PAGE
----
St. Christopher Symbols

Saint Christopher shown wering a baptismal robe and holding a cross. Saint Christopher Symbol of the man with a dog head.

Symbols of St. Christopher

The artistic commonly accepted symbol of Saint Christopher comes to us from the Golden Legend written by Jacobus de Voragine in the thirteenth century. The legend follows St. Christopher through several journeys in life, to the time he settles at a river's edge. He was an exceptionally large and strong man and his way of serving God was to help people safely cross the dangerous river. The legend has it that one day he carried the Christ Child across the river, which is the basis for the symbol of St. Christopher with a palm tree staff in hand, a child on his shoulders, walking in turbulent water.

The Orthodox Church has quite a different St. Christopher symbol, for sure based more upon reality. Roman emperor Diocletian in 303 issued a decree to persecute all Christians throughout the Roman empire. A member of his own personal guard, George by name, declared himself a Christian and refused to cooperate in the persecutions. Diocletian was enraged and ordered that George be tortured and killed, and this was carried out publically, ended by George's (later St. George) decapitation. St. Christopher was a Roman army officer who witnessed this outrageous persecution, so he went to emperor Diocletian threw down his sword and boldly confessed that he was a Christian also. Diocletian likewise tortured St. Christopher and he was eventually burned to death.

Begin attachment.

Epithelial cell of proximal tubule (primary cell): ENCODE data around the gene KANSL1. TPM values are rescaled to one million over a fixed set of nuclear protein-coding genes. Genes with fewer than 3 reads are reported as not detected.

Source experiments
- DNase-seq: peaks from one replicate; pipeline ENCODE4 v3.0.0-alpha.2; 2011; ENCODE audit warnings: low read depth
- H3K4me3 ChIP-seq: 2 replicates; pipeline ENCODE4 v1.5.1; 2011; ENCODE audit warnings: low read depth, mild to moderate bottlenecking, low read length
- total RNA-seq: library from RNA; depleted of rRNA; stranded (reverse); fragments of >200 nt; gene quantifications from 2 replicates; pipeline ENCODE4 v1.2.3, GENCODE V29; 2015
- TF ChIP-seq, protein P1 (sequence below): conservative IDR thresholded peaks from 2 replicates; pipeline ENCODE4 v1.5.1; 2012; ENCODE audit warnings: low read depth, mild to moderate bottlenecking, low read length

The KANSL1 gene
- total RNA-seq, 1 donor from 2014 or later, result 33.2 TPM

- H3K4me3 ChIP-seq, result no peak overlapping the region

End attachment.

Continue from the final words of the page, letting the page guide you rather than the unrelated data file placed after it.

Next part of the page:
The Orthodox church St. Christopher symbol is depicted with him in a Baptismal robe and holding a cross, signifying he was baptized in his own blood.

One of the more humorous St. Christopher symbols is the depiction as a very tall giant with the head of a dog. This bizarre symbol still circulates to this modern day. St. Christopher was a Liberian by descent from what was then called Marmarica and is current day Libya. He was captured in war by the Romans, brought to present day Syria and assigned to the emperor's personal guard. At that time the Greeks and the Romans sometimes took literature literally. They believed that people from beyond their known world were cannibals, dog-headed men and other wild beliefs. Descriptions of St. Christopher's martyrdom used these descriptions, meaning people from other places than the Greco-Roman world, and somehow over time the St Christopher Symbol evolved as a giant human body topped by a dogs head.